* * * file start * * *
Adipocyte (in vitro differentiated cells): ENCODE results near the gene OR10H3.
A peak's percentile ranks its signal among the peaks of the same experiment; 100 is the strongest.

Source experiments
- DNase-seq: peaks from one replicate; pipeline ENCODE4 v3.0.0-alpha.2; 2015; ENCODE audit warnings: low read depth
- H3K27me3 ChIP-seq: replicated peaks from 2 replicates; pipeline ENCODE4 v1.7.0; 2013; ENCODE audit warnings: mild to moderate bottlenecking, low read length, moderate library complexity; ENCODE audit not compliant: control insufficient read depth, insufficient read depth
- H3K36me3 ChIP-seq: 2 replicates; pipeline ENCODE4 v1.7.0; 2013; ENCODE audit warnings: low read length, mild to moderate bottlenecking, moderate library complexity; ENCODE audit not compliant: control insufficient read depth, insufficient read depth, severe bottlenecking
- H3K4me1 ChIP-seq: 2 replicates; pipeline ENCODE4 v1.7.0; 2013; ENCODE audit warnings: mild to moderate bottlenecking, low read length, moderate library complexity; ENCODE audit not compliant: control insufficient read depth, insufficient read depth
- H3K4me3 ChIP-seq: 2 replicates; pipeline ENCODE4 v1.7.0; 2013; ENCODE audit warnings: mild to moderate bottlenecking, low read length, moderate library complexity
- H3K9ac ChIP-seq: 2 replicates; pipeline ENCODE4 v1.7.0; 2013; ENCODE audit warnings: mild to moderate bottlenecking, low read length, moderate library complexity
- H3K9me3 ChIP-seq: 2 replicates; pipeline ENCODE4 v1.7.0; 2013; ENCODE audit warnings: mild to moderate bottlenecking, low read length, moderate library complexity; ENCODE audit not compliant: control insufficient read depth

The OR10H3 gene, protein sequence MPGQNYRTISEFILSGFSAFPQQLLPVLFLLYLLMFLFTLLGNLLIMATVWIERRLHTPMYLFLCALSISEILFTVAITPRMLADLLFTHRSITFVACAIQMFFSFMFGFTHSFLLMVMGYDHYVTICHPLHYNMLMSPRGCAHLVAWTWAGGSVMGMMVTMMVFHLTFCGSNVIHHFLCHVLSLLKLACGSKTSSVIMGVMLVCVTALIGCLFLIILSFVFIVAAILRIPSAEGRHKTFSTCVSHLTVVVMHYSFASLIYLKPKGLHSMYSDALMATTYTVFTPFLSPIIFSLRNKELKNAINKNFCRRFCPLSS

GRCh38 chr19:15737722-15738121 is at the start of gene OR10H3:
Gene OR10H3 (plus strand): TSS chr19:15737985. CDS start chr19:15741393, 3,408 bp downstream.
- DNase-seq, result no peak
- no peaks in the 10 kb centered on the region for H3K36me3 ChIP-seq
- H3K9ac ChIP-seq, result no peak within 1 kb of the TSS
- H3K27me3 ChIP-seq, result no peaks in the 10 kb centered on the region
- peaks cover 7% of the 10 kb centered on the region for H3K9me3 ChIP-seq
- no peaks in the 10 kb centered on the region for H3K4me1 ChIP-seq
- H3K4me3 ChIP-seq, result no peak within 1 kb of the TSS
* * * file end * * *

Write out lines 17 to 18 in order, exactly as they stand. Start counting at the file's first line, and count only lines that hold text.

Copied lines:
- H3K27me3 ChIP-seq, result no peaks in the 10 kb centered on the region
- peaks cover 7% of the 10 kb centered on the region for H3K9me3 ChIP-seq